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Media watchdog group calls for international obscenity treaty

WASHINGTON (BP)–A leading media watchdog group is calling for an amendment to decades-old international treaties on obscenity that will include a ban on pornography reaching U.S. homes through the Internet and by satellite.

International treaties signed in 1910 and 1950 need to be upgraded in light of the Internet and trans-border satellite distribution of pornography, said Paul J. McGeady, general counsel with Morality in Media, a New York-based group.

“The big problem today is the fact that this stuff is coming from foreign countries — no matter where you live it comes from a foreign country,” McGeady said in a CNSNews.com article June 4. “So these treaties need an amendment to cover this new situation.”

A treaty titled, “Agreement for the Suppression of the Circulation of Obscene Publications,” passed in 1910, and an amendment signed in 1950 are not designed to protect Americans or citizens of other countries that signed the treaty from the proliferation of Internet pornography, McGeady said.

International efforts to combat cyber crime have been underway for years.

More than 40 member states of the Council of Europe are moving closer to finalizing an international treaty that covers the destruction of data or hardware by computer viruses, as well as online child pornography, copyright theft and other Internet crimes.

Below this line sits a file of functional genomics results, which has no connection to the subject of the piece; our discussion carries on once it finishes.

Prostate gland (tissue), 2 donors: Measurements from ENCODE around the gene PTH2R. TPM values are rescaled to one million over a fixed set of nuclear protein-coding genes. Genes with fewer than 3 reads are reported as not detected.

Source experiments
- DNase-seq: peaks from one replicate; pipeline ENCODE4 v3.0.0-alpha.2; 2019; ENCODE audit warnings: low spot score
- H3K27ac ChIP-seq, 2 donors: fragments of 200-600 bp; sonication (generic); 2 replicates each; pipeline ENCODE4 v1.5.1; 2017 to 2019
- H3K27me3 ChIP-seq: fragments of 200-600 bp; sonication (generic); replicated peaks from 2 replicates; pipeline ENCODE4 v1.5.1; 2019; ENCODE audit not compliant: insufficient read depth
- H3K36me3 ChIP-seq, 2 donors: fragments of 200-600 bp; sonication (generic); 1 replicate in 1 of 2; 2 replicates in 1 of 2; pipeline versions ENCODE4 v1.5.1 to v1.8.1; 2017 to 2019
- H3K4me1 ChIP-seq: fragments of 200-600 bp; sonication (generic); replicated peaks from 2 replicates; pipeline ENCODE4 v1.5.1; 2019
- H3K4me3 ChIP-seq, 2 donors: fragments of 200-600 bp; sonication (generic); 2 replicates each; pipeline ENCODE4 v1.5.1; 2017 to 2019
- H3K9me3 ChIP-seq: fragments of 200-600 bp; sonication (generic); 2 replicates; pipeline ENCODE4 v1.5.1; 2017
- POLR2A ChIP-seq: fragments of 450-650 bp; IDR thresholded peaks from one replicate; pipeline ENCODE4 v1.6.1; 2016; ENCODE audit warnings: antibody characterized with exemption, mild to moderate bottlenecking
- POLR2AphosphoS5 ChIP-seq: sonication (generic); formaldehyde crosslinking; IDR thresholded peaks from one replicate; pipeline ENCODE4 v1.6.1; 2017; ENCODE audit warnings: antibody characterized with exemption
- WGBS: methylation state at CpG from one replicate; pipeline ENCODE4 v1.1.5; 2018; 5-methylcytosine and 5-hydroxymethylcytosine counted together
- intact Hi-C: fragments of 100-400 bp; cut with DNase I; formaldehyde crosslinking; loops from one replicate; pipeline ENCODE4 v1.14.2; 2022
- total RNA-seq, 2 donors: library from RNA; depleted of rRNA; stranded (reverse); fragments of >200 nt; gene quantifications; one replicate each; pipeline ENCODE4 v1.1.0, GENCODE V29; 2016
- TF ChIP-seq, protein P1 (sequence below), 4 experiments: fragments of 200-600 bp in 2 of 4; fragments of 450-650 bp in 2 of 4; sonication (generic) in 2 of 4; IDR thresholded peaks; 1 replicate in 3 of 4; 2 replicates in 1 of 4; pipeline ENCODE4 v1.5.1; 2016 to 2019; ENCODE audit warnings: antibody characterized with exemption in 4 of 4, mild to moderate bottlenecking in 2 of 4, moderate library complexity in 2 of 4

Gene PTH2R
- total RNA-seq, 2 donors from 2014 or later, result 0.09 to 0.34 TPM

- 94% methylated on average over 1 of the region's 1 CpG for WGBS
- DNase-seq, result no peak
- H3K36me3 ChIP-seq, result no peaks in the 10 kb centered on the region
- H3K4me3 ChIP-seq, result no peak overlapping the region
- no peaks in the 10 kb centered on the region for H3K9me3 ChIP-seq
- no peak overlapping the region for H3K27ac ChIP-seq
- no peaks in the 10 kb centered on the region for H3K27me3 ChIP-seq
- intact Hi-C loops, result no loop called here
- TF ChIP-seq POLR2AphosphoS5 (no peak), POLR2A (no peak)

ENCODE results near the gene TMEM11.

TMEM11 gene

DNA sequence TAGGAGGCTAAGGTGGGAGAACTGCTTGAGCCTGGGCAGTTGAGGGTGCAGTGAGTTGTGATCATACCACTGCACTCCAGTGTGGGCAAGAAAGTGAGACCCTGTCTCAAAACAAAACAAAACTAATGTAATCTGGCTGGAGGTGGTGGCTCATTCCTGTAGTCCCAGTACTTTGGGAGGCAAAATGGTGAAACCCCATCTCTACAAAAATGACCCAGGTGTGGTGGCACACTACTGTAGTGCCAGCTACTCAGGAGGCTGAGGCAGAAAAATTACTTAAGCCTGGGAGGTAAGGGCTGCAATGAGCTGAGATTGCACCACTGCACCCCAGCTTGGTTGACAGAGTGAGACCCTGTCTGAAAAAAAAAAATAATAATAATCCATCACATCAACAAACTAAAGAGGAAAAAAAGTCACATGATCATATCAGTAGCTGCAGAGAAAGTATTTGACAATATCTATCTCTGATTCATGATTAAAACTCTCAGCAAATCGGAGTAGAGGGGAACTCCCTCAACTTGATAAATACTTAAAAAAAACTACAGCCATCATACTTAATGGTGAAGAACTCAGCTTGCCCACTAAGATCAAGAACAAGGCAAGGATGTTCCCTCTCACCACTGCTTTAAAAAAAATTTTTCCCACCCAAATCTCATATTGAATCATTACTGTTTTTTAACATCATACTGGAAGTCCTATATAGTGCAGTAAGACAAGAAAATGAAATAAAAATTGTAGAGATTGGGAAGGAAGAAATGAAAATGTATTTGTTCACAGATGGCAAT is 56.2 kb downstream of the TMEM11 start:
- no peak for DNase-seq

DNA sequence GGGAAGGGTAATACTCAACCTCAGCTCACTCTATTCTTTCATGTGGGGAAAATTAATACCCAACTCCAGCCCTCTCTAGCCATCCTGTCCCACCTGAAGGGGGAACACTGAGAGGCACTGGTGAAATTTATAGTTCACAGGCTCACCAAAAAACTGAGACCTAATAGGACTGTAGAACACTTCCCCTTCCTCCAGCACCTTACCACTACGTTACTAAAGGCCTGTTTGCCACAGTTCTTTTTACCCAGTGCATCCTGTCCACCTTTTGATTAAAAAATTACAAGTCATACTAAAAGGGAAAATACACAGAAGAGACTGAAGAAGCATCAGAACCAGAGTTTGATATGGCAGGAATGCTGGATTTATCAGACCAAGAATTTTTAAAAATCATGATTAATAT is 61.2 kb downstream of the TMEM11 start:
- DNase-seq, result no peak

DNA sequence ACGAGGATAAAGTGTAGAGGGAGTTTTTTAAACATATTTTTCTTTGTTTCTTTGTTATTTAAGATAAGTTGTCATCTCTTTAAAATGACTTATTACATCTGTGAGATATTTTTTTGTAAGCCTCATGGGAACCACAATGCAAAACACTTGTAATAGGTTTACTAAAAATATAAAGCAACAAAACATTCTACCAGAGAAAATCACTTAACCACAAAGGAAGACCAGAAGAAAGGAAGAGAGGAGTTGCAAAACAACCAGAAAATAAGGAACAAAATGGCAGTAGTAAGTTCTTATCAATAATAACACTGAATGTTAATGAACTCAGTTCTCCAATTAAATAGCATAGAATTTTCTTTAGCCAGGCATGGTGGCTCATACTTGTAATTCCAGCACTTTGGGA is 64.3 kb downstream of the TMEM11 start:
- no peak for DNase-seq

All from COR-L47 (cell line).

Developed over four years, the treaty is expected to be ready for signature by the end of the year.

The United States, along with Canada, Japan and South Africa, has been working with the council to develop the treaty and will be eligible to sign on once it is ratified.

But legal analysts point out it is extremely difficult to enact effective laws to protect U.S. computers from foreign porn.

The U.S. Supreme Court ruled in June 1997 that the Internet is protected by the First Amendment and it struck down the 1996 Communications Decency Act as a violation of freedom of speech.

“At some point you have to ask which is easier, to put a treaty like this in place and try to implement it, or for those who are bothered by some kinds of material to simply not get a satellite dish, or to sign up with satellite services that themselves will screen out pornography for them,” said Wayne Crews, director of technology studies with the Cato Institute in Washington.

In addition, to get pornography, users usually have to pay a premium such as pay-per-view charges.

“This is a manufactured problem that’s being blown out of proportion, and people who want to resolve it have ways of doing that which don’t require international treaties,” Crews said.

McGeady conceded the enactment of an effective treaty could take years.

“We want to get other countries thinking about this,” he said. “We don’t anticipate we can do this unless some other country takes up the baton and runs with it.”

“What we’re trying to accomplish is to prevent this material from coming in,” McGeady added. “In some countries it wouldn’t be necessary to sign on. In the United States, for instance, it’s against the law to use computers or satellites to send obscene material. If the law is enforced, we wouldn’t even have to sign a treaty.”

The Clinton administration didn’t enforce the law, “but hopefully the new administration will,” he said.
Morahan is a senior staff writer with CNSNews.com. Used by permission.

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  • Lawrence Morahan